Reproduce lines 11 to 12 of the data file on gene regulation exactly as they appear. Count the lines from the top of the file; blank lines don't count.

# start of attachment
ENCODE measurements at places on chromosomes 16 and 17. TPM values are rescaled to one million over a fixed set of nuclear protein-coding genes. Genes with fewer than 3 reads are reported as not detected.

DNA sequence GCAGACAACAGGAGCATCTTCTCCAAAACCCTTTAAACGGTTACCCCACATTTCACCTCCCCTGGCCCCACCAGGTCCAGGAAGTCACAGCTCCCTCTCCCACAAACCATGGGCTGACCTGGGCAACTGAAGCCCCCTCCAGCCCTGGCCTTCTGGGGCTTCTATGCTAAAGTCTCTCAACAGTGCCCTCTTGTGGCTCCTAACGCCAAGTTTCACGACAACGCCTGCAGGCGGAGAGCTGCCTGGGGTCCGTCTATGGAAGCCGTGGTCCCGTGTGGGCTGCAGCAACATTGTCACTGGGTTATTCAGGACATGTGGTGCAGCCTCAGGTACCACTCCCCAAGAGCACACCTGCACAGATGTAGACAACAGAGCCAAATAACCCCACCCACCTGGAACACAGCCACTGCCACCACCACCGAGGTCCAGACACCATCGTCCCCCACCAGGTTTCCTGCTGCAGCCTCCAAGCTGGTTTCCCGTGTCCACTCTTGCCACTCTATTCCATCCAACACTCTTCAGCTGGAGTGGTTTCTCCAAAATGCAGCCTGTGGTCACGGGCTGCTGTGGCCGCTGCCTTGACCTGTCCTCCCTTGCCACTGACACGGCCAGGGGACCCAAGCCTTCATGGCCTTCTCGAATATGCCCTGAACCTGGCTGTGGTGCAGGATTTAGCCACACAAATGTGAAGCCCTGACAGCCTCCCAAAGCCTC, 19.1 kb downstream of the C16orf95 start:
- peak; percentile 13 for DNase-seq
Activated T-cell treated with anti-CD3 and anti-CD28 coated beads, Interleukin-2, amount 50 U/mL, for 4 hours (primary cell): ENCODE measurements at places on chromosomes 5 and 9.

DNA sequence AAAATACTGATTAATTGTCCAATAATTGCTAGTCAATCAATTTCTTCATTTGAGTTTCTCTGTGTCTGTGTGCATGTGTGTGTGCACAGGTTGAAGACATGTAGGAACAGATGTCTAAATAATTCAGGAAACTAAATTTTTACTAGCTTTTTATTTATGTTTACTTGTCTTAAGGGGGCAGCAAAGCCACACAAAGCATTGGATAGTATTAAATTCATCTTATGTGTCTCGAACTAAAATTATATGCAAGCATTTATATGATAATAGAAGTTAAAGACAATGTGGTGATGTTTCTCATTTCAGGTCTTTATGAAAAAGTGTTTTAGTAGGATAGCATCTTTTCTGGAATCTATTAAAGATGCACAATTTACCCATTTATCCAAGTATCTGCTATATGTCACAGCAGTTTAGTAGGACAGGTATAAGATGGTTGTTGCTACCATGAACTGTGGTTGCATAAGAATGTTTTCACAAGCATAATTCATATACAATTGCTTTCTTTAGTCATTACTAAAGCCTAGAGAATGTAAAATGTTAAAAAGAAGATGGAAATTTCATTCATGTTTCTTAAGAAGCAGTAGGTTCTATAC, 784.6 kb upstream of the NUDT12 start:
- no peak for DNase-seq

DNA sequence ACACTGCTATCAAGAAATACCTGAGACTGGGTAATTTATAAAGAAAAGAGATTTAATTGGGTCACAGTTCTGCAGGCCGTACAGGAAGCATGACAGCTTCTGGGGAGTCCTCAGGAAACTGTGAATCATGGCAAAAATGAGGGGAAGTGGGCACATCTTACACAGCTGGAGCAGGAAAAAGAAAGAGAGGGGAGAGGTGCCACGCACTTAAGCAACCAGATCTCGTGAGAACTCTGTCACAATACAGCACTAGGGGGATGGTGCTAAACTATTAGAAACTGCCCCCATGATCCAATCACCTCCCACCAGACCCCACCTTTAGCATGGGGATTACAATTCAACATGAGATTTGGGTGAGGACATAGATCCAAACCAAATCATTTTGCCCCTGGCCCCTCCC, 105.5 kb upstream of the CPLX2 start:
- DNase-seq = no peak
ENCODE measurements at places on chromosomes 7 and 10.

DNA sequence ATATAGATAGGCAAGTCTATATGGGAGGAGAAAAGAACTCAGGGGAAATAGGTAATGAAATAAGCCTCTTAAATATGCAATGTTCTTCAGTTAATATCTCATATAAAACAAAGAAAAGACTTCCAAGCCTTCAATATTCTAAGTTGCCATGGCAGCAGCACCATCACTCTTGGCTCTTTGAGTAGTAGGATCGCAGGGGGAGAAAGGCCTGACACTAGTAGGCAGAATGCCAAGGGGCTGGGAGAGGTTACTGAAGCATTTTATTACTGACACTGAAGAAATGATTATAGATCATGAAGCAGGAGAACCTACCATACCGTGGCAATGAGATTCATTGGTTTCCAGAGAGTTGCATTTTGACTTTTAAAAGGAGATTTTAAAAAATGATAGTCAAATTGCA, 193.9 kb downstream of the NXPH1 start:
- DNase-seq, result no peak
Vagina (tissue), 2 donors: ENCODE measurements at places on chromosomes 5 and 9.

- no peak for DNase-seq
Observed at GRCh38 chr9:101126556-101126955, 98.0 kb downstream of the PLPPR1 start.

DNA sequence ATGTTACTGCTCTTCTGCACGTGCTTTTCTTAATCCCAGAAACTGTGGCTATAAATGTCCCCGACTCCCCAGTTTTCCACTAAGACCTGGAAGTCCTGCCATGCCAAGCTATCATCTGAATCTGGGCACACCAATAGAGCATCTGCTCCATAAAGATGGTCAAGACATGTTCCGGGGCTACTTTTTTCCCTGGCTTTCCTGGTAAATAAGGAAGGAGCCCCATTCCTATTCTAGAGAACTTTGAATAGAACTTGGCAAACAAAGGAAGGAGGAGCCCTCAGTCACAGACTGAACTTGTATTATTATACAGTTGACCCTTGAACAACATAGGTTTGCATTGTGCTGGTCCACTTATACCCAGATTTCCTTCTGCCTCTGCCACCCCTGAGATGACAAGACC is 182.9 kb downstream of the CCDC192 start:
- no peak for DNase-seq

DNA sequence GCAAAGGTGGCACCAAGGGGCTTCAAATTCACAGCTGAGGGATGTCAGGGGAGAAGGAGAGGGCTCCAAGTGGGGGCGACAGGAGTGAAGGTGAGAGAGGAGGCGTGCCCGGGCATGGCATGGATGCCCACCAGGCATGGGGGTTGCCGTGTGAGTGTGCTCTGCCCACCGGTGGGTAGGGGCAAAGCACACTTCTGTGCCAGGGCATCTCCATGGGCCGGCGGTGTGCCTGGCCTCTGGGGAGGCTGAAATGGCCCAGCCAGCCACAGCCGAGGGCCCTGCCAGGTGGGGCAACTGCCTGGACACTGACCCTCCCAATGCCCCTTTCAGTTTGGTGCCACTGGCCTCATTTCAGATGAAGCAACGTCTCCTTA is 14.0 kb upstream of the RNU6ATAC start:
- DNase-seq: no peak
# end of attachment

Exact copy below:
- DNase-seq, result no peak
Vagina (tissue), 2 donors: ENCODE measurements at places on chromosomes 5 and 9.